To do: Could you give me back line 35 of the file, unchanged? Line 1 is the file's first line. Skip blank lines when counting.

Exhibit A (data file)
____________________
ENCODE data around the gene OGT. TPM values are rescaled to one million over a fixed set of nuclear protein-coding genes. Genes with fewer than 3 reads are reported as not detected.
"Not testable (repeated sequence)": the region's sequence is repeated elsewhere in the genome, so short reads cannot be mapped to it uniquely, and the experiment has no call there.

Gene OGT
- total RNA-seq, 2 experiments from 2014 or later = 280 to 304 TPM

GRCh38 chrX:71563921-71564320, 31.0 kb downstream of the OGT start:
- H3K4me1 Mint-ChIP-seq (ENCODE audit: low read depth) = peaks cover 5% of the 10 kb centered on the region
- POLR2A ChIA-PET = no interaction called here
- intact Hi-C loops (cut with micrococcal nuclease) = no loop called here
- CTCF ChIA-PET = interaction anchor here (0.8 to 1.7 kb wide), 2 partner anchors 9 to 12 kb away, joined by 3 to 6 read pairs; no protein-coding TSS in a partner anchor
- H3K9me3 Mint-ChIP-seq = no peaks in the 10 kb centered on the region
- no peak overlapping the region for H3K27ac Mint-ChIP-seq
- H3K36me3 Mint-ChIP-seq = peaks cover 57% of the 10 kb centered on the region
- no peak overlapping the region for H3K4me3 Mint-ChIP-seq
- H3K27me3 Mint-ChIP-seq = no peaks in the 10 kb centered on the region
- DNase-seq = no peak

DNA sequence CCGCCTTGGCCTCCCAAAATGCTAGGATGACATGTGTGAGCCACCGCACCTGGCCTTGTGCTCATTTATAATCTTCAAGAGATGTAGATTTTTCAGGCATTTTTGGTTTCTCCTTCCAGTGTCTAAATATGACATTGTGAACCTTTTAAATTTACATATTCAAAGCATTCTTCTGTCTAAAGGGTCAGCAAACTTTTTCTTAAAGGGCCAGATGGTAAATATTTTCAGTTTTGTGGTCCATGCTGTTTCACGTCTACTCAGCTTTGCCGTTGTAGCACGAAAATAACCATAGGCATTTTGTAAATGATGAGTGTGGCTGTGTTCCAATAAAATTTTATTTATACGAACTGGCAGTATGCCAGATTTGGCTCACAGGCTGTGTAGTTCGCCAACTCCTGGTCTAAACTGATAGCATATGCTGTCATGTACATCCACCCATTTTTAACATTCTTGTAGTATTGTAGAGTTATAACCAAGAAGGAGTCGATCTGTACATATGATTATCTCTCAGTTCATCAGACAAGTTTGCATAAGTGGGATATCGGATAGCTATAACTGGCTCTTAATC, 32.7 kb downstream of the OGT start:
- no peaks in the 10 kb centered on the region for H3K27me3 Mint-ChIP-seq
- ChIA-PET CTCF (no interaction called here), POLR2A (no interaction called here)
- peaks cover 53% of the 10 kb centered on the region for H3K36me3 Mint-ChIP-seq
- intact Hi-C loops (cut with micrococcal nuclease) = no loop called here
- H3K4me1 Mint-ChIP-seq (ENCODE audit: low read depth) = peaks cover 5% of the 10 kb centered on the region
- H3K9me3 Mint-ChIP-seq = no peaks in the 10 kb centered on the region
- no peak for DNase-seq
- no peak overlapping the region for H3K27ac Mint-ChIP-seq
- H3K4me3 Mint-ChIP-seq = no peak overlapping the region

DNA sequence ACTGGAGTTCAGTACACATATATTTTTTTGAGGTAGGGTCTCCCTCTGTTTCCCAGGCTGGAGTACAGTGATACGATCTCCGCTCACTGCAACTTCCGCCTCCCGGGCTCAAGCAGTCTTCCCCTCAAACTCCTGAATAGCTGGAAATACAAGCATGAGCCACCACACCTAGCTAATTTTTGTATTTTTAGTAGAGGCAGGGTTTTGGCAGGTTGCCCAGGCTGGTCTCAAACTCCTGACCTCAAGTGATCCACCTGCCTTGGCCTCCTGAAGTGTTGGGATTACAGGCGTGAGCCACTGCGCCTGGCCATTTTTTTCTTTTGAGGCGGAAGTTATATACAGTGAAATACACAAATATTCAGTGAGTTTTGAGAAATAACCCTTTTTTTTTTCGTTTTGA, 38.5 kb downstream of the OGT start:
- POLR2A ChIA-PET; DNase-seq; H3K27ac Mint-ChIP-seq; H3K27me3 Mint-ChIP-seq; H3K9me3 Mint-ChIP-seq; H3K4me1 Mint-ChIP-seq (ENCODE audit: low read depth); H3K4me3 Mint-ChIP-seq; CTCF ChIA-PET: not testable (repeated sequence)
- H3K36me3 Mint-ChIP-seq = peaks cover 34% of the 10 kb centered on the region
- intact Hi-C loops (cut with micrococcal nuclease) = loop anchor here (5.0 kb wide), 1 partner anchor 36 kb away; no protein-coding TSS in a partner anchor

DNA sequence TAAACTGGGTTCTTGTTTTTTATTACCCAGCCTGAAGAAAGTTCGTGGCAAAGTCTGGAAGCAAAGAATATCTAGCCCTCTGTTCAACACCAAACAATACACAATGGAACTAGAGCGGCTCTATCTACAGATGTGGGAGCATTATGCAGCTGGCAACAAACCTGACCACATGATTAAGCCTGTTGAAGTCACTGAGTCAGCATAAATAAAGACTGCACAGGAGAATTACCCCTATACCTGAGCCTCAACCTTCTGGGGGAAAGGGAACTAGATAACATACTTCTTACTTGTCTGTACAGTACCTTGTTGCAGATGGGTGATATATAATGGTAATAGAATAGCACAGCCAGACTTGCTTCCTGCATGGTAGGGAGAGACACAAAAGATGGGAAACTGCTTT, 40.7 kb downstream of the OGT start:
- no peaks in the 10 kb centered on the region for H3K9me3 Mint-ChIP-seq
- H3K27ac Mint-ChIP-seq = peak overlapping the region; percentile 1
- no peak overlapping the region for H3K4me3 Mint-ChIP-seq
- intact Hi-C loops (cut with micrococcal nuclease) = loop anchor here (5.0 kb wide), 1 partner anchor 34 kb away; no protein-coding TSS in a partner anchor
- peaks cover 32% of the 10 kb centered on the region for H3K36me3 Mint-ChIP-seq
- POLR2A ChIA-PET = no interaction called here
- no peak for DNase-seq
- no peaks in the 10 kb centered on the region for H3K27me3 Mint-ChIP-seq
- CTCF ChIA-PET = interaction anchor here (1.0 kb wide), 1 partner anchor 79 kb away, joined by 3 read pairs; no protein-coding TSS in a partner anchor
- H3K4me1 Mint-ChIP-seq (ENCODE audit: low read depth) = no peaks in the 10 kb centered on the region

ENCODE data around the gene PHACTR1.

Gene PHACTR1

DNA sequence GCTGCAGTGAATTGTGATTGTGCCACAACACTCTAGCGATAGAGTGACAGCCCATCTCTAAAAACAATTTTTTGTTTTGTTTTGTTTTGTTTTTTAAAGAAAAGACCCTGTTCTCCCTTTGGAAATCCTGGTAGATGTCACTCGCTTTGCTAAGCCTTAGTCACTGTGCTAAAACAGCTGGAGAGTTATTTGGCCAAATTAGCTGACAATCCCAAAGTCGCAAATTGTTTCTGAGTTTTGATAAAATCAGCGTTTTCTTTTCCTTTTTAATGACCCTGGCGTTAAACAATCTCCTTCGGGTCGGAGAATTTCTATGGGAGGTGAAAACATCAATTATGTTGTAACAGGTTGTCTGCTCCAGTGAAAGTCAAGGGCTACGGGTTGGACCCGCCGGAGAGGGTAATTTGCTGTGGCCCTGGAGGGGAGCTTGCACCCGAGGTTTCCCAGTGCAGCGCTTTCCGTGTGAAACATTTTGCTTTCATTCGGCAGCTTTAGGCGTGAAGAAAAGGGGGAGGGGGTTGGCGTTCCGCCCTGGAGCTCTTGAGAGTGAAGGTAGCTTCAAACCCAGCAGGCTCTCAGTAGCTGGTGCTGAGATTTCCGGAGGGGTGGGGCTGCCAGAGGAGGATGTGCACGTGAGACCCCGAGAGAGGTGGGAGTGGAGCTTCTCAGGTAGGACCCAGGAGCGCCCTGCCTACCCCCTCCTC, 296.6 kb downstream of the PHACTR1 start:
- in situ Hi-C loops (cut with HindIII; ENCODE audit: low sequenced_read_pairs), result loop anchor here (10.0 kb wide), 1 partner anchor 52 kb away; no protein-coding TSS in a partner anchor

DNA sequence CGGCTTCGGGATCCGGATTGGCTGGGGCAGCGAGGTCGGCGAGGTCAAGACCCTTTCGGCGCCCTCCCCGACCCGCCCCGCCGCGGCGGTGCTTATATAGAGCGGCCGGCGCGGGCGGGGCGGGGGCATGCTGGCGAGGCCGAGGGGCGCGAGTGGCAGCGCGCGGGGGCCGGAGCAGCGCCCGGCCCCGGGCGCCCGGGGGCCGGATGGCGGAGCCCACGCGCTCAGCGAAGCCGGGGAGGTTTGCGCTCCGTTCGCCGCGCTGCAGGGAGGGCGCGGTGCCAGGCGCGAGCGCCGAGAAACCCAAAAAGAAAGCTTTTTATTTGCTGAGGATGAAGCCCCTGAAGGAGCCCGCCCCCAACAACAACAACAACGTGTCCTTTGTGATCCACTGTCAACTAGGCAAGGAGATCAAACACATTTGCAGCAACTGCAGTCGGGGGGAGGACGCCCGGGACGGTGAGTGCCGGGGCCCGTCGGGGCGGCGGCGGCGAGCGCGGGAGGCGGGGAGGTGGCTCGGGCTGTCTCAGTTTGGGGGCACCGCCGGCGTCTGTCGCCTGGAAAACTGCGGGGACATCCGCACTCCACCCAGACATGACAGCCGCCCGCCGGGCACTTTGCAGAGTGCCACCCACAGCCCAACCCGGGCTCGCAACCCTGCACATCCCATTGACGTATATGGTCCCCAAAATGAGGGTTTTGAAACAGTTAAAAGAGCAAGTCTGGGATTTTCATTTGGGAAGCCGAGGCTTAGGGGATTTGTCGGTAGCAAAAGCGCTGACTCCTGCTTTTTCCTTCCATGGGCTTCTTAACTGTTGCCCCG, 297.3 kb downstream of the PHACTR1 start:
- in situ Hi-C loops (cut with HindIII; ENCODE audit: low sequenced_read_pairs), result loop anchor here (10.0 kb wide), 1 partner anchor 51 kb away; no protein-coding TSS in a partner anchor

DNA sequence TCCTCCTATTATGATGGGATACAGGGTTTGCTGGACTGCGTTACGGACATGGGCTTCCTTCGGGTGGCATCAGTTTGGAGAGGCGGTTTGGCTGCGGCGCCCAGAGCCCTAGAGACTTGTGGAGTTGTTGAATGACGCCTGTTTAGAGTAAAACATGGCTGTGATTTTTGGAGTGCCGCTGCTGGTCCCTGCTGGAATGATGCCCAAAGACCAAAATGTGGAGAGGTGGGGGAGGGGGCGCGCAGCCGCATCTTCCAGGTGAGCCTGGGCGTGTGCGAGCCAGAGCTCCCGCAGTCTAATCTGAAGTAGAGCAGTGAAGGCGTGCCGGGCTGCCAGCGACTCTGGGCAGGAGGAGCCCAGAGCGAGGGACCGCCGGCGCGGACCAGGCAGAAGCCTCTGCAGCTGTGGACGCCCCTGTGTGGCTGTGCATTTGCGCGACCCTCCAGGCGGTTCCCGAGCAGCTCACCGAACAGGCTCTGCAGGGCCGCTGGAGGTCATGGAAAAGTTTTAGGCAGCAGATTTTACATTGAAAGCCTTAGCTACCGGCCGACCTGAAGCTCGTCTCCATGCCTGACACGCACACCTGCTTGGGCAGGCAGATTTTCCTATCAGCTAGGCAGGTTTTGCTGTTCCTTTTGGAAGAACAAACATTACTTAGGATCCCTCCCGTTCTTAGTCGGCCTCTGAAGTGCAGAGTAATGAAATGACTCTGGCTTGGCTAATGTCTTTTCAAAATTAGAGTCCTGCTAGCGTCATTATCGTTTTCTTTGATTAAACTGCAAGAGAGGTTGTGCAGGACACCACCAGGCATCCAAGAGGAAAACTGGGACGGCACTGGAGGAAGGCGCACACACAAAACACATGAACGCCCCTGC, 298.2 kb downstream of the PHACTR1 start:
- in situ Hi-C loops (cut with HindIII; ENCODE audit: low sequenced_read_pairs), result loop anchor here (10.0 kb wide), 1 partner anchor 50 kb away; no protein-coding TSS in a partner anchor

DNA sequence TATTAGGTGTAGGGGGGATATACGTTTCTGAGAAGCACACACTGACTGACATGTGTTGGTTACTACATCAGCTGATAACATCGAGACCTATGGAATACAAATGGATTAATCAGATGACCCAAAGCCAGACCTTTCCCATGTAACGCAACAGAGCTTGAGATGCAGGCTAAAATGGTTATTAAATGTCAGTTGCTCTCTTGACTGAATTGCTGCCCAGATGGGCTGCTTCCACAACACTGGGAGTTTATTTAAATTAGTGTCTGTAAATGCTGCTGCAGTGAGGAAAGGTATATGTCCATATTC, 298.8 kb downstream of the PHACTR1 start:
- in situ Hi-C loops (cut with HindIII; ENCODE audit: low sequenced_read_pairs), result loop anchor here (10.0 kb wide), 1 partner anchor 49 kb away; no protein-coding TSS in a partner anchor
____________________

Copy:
- peaks cover 32% of the 10 kb centered on the region for H3K36me3 Mint-ChIP-seq